Response to Intervention (RTI) – What is it and how can it help students?

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Response to Intervention - or RTI - is a “practice of providing high quality instruction and interventions that are matched to student need, monitoring progress frequently to make decisions about changes in instruction or goals, and applying student response data to important educational decisions. RTI should be applied to decisions in general, remedial and special education, creating a well-integrated system of instruction/intervention guided by student outcome data.” (Response to Intervention: Blueprints for Implementation; National Association of State Directors of Special Education, Inc.)


Response to Intervention practices are used most frequently to document and monitor the progress of general education students, to serve as an indicator of the need for early intervention, and to inform the development and evaluation of interventions. In Ohio, this concept has been in place for some time. Many Ohioans know it as the Pyramid of Interventions, or OISM (Ohio Integrated Systems Model).


There are two broad purposes of RTI. The overall RTI approach is intended to ensure effective instructional and other educational services for all children to:


         Systematically teach all children with effective instruction provided by qualified personnel

         Emphasize prevention and early intervention


RTI is used with academic and behavioral support, educational evaluations, services and supports, including scientifically based literacy instruction. It can also be used as an effective tool with behavioral evaluations, including positive behavioral intervention and supports.


RTI practices are to be implemented by educators and STAT teams. It is expected that the interventions used will be developmentally appropriate and standards based.


In going through this process, student outcome data is “crucial” to:


Ø       Make accurate decisions about the effectiveness of general and remedial education instruction/interventions;

Ø       Undertake early identification/intervention with academic and behavioral problems;

Ø       Prevent unnecessary and excessive identification of students with disabilities;

Ø       Make decisions about eligibility for special programs, including special education; and

Ø       Determine individual education programs and deliver and evaluate special education services.


Several schools in Ohio are implementing the Ohio Integrated Systems Model, a comprehensive, school wide prevention and intervention model that establishes support systems for addressing both academic and behavioral needs of ALL students. OISM incorporates accountability practices, data-based decision making, access to and progress in the general education curriculum, systems of intervention, scientifically based practices and meaningful parental involvement. OISM is supported by federal and state legislative requirements. As educators embrace OISM and its activities to improve academic achievement outcomes for all students, mismatches between traditional roles, functions and related practices on the one hand and those associated with OISM on the other are manifesting themselves. Like many professionals involved in implementing OISM and OISM-related activities (e.g., curriculum-based measurement, progress monitoring and school wide positive behavior supports), school psychologists are being charged with rethinking their traditional roles in education.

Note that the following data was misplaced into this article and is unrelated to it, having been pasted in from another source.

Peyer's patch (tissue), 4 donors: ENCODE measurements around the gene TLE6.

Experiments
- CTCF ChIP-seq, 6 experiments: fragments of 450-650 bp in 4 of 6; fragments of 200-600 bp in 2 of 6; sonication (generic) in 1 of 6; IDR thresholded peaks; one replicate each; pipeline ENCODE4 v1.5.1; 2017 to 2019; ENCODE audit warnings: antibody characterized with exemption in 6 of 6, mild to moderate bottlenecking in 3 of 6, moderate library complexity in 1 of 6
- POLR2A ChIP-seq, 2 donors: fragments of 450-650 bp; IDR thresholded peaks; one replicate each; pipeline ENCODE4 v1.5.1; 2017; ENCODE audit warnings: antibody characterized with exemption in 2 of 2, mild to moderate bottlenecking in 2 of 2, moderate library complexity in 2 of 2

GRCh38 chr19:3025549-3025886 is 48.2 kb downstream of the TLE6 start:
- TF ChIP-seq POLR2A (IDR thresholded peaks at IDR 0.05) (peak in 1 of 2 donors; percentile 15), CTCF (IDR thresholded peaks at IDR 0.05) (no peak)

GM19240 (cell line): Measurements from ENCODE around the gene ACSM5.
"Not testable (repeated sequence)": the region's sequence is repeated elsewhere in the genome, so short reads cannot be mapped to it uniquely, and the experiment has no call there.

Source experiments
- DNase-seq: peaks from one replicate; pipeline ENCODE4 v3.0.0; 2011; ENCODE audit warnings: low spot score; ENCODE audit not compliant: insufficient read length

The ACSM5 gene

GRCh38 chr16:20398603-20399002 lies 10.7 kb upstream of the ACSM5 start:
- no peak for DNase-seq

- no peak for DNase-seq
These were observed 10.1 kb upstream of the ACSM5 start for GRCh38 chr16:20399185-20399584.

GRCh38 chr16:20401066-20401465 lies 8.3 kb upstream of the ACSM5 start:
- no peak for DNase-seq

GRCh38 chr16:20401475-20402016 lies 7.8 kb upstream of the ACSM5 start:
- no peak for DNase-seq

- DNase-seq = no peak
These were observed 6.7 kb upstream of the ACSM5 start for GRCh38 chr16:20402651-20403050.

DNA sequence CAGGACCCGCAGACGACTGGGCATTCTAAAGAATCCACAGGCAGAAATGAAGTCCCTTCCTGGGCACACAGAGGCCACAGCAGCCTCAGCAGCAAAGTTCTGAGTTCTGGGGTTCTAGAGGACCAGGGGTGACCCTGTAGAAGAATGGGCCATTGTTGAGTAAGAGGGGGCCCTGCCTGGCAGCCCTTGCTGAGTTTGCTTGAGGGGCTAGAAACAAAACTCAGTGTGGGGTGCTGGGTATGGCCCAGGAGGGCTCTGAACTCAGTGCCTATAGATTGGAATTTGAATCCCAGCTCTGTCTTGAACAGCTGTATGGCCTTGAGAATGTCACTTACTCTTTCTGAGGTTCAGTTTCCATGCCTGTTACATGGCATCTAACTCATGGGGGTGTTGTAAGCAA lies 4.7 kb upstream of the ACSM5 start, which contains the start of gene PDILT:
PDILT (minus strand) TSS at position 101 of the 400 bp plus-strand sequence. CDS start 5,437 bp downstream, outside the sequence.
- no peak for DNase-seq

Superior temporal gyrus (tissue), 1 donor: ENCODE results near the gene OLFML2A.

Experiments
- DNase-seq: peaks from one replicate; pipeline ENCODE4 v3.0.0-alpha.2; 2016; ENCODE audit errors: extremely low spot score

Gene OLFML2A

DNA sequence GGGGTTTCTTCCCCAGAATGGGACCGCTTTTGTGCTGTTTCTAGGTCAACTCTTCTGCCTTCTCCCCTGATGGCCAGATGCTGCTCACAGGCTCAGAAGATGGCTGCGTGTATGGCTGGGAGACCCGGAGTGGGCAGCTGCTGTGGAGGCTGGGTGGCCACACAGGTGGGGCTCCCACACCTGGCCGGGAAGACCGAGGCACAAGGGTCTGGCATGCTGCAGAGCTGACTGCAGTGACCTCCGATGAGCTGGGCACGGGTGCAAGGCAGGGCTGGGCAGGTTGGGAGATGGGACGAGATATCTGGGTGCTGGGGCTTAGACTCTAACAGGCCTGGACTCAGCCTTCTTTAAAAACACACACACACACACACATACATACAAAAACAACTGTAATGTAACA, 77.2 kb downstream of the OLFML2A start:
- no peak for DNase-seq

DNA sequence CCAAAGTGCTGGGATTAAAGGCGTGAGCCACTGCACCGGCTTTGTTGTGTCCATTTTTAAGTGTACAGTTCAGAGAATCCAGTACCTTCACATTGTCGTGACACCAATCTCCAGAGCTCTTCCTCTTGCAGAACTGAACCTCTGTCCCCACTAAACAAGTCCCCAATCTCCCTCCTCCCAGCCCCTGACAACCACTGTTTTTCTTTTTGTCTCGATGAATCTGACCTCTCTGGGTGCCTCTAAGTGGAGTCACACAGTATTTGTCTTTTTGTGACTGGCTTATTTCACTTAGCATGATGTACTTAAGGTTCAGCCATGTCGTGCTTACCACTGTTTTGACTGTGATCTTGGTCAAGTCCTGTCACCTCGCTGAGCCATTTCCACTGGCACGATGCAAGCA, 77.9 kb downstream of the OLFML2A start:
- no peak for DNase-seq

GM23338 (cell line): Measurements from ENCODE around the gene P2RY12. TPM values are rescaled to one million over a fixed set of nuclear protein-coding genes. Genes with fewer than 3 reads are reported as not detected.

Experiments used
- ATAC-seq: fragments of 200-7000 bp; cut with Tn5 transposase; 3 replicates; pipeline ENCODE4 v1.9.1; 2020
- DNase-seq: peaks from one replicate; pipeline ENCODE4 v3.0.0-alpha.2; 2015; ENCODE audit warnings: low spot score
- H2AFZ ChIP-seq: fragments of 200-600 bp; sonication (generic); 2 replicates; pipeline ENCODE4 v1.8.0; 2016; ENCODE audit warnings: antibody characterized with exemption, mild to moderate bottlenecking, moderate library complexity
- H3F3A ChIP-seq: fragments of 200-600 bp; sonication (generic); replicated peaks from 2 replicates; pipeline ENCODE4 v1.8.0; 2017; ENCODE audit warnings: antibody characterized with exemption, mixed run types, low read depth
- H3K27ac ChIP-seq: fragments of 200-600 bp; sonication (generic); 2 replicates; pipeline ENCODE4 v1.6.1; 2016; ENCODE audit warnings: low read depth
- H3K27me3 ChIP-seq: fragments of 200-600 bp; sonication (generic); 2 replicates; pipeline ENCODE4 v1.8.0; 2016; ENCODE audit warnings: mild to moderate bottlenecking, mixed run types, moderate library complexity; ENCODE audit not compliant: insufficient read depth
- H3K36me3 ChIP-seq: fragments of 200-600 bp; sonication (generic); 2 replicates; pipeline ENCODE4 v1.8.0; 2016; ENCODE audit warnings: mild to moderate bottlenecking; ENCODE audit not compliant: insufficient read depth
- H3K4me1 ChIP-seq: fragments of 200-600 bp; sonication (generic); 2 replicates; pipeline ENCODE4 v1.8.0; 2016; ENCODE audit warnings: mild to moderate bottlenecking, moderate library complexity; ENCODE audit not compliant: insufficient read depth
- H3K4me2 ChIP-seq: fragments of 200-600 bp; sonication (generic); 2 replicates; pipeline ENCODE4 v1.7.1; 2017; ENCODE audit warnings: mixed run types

The “pyramid” approach is based on a system of supports that encompass three tiers. Eighty of students normally fall into Tier 1 which involves universal classroom instruction for all. Supports commonly found in each and every classroom are used in this tier and include such familiar things as having a curriculum aligned to the standards, using formative assessments to guide instruction, having grade level meetings to analyze data and determine the best next steps for the classroom. Tier 2 is often needed for 20-30 percent of all students and includes more strategic targeted interventions such as short-term interventions in a specific area of need to enhance and support the core curriculum, more frequent monitoring, or referrals to a team for added help and diagnosis. Tier 3 is more intensive support and interventions that apply to 5-20 percent of students. Included in this tier are specifically designed intensive supports and interventions for individual students, including counseling support. It is in this top tier that students may receive special education placement.


The union has a role in helping members meet the challenges of RTI implementation. With the changing roles of general education and special education classroom teachers, specialists, paraprofessionals, support staff, related service providers, and administrators, OFT uses its website as a source of information and resources for members. Knowledge is a key to proper implementation and we want our members to be armed with knowledge. We will use this vehicle to communicate information that will help you understand the facts about RTI. Further, we will advocate for members when issues arise around the implementation of this process.


Currently, the AFT, NEA, and NASP (National Association of School Psychologists) are in the process of developing a training module on RTI that will be available online and free to all members. In addition, teachers and related staff should access training that supports differentiated instruction and student progress monitoring. The IDEA partnership website., provides excellent information. Further, the new national center on RTI was developed to provide information to states and districts that intend to implement RTI. Visit both of these websites for additional valuable information.